I subscribe to a handful of blogs that are completely unrelated to my niche. The reason behind these subscriptions are varied: historical niche coverage that I’ve done (for instance, politics when I got started), friends or associates, really killer blogs related to specific sports teams, etc. There’s different reason. Largely, though, my RSS reader is a smattering of technology news, analysis, business, etc combined with a growing number of search feeds from Technorati, Google Blog Search or Icerocket.
One of the blogs I do subscribe to is Outside the Beltway which is one of the few political blogs that stuck after I stopped covering politics. Occasionally, James covers a topic that has crossover into the Technosailor market. This was one of those posts.
I still think the political space is different than the rest of the blogosphere and is a bit myopic (okay, a lot!), but there’s some great stuff. In his article, James notes that back when he began blogging in 2003(?), bloggers liked to write about blogging.
Unfortunately, it’s still that way today. Am I doing it now?
Largely, he makes a good point inadvertently, that the great blogs today are blogs that have something to say. They might be seen as “media”, depending on the niche. They might be seen as Journalists, depending on the niche. In the tech space, I’d call Gigaom a journalistic property, more than a blog. TechCrunch is largely a media organization, but I do question the journalistic legitimacy of a “publish now, correct later” site (something that Mike acknowledged in a Mesh Conference keynote last year and numerous other times as well).
I don’t want to get broiled down in the question of what is journalism and what is not? I don’t really want to discuss the “media merit” of any site, really.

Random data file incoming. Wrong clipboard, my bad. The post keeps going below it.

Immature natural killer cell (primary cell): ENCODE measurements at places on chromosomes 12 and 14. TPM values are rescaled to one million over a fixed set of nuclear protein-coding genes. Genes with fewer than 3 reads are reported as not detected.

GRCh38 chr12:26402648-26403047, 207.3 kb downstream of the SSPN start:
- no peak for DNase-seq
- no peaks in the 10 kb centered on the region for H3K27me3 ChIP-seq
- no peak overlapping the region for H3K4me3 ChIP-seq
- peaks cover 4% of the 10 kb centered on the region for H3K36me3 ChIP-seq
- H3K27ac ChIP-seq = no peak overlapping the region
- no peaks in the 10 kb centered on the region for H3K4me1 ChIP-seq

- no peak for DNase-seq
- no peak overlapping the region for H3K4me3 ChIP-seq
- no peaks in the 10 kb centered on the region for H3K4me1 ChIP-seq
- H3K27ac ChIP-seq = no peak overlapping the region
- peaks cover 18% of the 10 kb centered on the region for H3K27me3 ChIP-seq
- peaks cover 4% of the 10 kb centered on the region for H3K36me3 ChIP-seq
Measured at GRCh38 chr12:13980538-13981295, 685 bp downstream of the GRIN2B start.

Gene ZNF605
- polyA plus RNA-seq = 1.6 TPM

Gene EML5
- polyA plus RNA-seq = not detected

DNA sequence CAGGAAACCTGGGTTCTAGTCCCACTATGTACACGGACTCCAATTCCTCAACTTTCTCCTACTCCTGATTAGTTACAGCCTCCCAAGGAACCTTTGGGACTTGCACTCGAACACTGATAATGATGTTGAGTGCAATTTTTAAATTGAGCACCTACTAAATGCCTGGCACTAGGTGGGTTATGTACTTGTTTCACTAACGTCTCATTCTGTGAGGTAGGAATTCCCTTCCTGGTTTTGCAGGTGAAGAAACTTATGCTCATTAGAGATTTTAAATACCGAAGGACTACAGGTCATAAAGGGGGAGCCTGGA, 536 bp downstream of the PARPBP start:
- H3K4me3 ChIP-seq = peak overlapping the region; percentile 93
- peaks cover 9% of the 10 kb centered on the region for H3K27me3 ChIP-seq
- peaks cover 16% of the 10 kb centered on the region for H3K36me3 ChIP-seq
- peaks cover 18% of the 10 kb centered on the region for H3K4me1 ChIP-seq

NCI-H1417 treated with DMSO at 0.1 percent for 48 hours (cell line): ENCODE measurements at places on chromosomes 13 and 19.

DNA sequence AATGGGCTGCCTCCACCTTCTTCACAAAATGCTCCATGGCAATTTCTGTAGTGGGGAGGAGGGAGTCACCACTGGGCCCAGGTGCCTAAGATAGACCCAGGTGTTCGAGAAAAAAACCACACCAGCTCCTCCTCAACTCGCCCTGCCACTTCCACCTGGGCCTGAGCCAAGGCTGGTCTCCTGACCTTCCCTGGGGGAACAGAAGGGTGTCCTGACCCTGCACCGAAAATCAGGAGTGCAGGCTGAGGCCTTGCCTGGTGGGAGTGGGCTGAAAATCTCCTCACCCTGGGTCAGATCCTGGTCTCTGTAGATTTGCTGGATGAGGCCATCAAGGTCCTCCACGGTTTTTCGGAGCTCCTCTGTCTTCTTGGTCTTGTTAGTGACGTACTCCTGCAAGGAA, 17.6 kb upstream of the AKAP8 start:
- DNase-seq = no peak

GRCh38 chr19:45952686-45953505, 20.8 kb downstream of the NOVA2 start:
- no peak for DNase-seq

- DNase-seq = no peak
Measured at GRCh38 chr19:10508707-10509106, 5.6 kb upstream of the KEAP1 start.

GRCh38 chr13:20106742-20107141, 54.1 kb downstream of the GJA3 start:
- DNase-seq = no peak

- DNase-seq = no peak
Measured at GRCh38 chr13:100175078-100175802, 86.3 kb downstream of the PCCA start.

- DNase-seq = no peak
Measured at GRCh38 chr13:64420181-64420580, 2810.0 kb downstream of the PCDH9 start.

More importantly, there is an evolution that takes place where a blog goes from a blog to a media property. It’s hard to tell, at least for me, what that point is. Is it when a site gets more than one author? Is it when there is a certain “rate of fire” on posts per day? Per week?
Is it pageviews and eyeballs? Is it simply a nomenclature thing where the Editor stops considering and calling the site a blog and starts referring to it as something else? Is it advertising? Is it the presence and participation in a network?
What’s the difference? Where is the line?
I think it’s obvious that some sites are “media” while others are not, but where and how does this evolution take place?
I expect other people to have different theories than I do, and that’s okay. My feeling is that it’s a combination of all of those things, but mostly it’s how the site is “sold” to readers? I see Technosailor.com, for instance, as a media property. Yes, it’s a blog? But is it?
We’ve recently refreshed the layout of the site to be more of a newspaper look, thanks to a large degree of influence from Huffington Post and The New York Times – both significant, and undeniable, “media outlets”.
Is that enough though? Probably not.
I’ve also hired other writers and contributors with an eye on hiring more as I’m able to recoup costs via advertising and other sponsorship. This is another ingredient, or at least that’s what Google News believes, since it does not accept any sources that don’t have multiple authors.
What’s the difference? Where is the evolutionary point?